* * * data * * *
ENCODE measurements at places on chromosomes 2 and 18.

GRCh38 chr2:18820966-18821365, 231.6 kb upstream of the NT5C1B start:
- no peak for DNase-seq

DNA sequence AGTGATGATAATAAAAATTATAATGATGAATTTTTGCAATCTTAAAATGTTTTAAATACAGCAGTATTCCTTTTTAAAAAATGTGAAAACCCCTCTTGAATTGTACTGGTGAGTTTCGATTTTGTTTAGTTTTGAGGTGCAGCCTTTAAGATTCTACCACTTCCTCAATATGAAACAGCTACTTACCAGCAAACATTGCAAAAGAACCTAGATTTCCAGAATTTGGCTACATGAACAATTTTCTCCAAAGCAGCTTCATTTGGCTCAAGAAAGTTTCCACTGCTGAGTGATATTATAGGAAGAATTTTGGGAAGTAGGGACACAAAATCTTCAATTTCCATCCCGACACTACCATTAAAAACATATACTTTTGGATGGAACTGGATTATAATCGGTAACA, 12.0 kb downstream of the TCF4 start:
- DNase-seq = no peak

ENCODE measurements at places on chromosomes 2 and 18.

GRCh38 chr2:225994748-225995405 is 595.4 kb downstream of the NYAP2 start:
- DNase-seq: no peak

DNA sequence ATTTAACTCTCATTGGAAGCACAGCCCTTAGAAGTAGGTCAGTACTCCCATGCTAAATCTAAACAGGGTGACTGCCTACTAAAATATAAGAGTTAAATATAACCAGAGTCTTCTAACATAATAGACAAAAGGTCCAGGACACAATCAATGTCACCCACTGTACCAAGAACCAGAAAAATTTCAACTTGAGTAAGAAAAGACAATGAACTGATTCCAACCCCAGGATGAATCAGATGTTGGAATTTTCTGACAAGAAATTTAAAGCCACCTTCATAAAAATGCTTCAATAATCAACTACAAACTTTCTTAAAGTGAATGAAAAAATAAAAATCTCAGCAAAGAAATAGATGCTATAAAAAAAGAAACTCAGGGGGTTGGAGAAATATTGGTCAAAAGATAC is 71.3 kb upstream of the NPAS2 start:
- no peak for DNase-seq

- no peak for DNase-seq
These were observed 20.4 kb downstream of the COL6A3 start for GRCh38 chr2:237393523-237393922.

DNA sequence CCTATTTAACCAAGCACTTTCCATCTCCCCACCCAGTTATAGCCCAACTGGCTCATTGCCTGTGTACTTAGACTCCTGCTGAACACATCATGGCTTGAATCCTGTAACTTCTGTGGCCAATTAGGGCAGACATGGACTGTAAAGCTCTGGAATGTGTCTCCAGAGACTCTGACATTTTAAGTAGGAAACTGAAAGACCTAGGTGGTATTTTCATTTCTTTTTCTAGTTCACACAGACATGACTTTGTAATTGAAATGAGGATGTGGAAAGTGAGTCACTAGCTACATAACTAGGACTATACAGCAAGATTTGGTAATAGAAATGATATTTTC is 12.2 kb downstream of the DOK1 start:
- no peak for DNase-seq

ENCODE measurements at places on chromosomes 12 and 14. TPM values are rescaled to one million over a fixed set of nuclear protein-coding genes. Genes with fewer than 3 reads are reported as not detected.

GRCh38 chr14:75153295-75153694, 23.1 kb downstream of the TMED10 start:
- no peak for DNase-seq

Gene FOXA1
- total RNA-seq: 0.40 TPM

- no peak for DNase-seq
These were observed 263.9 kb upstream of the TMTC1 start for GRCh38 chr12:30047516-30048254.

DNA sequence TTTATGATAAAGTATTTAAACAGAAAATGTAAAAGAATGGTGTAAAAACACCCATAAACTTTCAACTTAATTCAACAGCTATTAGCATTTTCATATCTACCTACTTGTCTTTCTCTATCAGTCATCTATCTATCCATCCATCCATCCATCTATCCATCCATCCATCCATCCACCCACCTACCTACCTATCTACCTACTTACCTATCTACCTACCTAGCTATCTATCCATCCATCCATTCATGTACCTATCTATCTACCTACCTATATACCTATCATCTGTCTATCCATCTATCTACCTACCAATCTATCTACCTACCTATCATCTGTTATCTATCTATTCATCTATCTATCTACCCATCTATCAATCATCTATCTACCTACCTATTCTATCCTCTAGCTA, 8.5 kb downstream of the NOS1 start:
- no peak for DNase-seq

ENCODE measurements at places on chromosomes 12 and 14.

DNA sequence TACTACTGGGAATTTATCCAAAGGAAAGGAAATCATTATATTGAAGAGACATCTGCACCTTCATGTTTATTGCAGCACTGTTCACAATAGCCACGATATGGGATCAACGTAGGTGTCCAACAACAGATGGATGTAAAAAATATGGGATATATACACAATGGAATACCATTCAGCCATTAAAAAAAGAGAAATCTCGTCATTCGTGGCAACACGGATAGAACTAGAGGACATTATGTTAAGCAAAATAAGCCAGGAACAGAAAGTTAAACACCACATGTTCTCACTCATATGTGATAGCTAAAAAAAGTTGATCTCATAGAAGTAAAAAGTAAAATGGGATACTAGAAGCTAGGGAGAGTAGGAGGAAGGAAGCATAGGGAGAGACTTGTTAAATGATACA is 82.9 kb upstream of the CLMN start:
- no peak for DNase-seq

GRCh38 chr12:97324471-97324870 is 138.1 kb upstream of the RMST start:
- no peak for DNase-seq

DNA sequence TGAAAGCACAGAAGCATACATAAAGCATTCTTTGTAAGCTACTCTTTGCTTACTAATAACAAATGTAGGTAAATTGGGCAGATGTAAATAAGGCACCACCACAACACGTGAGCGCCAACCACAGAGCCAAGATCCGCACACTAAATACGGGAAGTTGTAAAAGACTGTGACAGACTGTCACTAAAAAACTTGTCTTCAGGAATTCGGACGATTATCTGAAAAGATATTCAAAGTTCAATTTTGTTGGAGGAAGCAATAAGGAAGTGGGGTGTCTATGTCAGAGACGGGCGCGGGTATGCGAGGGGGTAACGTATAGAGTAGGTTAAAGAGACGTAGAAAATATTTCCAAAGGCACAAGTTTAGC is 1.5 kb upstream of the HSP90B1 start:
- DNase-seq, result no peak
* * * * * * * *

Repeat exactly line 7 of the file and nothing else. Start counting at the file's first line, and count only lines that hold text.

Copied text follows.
GRCh38 chr2:225994748-225995405 is 595.4 kb downstream of the NYAP2 start: